Olympian takes on 902km odyssey to teach deaf children to swim
This Olympian Swimmer was born deaf, is a silver medallist and the most celebrated Deaflympic athlete in the world. Terence Parkin has won a total of 34 medals, 31 of them were golds and he’s won the Midmar Mile twice. Now he’s taking on a grueling 902km cycle, swim and canoe odyssey to raise money for children with disabilities as part of the Deaf Children’s Learn to Swim and Water Safety Programme.
No Limits for this Olympian
Parkin believes deaf people can succeed and win medals. And he’s proved it. His passionate advocacy for young deaf athletes has resulted in him recently becoming one of the Ambassadors for the Princess Charlene of Monaco Foundation.
The Challenge for the Olympian
Parkin plans to do a 5-day challenge. This will comprise of a 723km mountain bike cycle tour from Johannesburg to Midmar. Once at Midmar he’ll undertake a 13km swim followed by a 33km run. He’ll complete his journey with a 124km, 3-day Dusi canoe marathon. He’s putting himself to the test to raise funds so that deaf South African youth can have the opportunity to learn to swim. The multiple physical and emotional benefits of learning to swim is something he can personally attest to.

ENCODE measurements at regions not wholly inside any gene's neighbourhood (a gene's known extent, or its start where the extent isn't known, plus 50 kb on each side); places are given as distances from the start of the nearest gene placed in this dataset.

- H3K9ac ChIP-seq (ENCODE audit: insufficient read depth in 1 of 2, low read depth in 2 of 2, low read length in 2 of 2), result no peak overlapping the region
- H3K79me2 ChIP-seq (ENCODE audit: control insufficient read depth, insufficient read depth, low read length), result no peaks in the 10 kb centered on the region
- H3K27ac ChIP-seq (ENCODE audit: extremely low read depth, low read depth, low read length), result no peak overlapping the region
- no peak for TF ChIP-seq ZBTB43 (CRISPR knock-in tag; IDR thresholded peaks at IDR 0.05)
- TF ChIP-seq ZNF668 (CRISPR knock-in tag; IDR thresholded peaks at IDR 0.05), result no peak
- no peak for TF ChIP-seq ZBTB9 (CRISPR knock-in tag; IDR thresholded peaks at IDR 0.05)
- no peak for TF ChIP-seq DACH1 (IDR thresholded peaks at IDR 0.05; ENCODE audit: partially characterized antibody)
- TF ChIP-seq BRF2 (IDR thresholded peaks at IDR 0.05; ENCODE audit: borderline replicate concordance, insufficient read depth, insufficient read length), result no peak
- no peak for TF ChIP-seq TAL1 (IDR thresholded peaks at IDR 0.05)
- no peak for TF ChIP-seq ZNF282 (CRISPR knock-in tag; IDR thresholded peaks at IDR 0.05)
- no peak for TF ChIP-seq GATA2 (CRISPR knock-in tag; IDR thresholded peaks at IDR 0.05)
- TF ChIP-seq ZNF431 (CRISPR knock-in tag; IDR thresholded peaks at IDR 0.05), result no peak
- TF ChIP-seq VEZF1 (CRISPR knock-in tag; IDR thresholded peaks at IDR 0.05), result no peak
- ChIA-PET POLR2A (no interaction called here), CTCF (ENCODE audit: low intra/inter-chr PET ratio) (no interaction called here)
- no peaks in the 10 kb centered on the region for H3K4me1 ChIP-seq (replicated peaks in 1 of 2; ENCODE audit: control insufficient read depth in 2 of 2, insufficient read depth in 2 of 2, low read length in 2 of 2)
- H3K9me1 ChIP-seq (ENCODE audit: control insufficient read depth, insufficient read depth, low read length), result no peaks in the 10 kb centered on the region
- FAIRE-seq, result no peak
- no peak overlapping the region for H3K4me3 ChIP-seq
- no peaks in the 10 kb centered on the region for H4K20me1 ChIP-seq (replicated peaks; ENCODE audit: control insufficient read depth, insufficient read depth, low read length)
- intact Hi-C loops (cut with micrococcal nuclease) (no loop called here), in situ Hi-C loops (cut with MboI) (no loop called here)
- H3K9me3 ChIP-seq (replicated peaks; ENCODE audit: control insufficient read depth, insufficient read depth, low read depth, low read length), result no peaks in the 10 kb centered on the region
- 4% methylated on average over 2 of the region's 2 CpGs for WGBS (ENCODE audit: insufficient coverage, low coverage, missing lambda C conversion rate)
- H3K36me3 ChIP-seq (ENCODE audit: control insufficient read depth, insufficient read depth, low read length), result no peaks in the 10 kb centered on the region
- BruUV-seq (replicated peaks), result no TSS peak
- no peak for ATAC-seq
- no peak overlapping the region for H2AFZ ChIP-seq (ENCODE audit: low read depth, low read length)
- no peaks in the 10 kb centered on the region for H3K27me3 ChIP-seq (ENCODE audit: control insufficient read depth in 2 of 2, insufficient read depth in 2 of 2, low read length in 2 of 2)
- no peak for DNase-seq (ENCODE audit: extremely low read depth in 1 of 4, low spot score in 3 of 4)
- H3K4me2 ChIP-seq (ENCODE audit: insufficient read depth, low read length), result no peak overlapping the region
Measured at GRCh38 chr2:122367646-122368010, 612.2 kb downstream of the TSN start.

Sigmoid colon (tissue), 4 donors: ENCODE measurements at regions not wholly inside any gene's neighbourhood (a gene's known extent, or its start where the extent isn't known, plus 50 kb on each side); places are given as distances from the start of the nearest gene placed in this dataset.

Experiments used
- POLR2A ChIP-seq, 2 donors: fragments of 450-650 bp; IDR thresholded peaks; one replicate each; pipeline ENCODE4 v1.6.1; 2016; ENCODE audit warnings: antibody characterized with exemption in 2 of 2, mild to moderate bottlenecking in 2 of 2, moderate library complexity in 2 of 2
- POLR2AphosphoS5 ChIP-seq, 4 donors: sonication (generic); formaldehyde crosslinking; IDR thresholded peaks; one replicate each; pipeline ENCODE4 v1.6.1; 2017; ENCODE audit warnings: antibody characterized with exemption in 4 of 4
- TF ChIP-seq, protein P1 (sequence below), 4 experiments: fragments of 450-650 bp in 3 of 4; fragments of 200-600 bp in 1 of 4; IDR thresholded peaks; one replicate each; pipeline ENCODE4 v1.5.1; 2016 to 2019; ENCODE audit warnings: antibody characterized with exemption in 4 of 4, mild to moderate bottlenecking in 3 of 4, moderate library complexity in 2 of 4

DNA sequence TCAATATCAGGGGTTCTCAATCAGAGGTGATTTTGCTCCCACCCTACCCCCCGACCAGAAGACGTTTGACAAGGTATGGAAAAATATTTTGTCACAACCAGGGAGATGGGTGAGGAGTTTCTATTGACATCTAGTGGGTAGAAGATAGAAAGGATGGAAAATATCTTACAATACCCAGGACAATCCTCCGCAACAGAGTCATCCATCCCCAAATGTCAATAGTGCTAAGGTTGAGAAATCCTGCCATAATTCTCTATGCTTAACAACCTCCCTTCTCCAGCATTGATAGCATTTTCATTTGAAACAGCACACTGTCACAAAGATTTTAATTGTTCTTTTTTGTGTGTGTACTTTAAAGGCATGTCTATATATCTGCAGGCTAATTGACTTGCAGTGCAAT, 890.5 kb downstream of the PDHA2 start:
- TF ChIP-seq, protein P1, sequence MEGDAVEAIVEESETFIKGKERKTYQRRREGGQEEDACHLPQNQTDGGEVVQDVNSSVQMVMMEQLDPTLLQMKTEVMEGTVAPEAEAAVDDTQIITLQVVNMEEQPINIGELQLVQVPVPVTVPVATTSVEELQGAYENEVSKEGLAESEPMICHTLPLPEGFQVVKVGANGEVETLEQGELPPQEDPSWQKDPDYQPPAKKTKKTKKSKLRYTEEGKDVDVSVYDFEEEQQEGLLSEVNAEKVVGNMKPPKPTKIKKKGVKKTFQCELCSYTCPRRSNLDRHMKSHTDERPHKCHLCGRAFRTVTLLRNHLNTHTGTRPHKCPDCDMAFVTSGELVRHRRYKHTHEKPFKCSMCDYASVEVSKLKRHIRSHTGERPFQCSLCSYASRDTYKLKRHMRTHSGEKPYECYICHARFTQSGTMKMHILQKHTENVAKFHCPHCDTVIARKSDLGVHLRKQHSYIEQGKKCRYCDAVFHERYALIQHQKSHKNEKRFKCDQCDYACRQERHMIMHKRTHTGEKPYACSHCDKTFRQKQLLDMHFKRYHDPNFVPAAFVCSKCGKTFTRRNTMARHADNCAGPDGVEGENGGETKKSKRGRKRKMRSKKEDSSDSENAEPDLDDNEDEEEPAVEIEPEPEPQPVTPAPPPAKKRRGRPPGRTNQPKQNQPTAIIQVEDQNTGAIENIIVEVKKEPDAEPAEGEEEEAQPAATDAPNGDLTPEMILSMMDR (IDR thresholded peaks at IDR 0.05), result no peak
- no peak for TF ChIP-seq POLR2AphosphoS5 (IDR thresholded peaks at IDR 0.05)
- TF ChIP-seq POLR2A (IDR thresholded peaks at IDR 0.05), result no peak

In addition to his prowess at various Deaflympic and able-bodied competitions, Parkin is a father of two and swimming coach at the Parkin-Windex Academy, responsibilities that he fits in around his training commitments (some seven hours a day).
Olympian in the making
Terence was born 12 April 1980 in Bulawayo, Zimbabwe. He uses sign language to communicate with his swimming coach. He started swimming at 12 years old. He holds the African record for 200 and 400 meters individual medley.
Initially, his challenge was not being able to hear the tone for the swimming race to start. His coach would stand where Terrence could see him, and the coach would sign, “GO!” Today, there is new technology, which uses lights that flash when it is time for the swimmers to start swimming. Today Parkin lives and trains in Johannesburg. He is married and has two children.
Terence is appealing for sponsorship to help raise funds for his cause. Anyone who is interested in donating or becoming involved can contact Jenny Wentzel on jenny@PCMFSA.co.za or +27 (82) 9903578.
Original article appeared here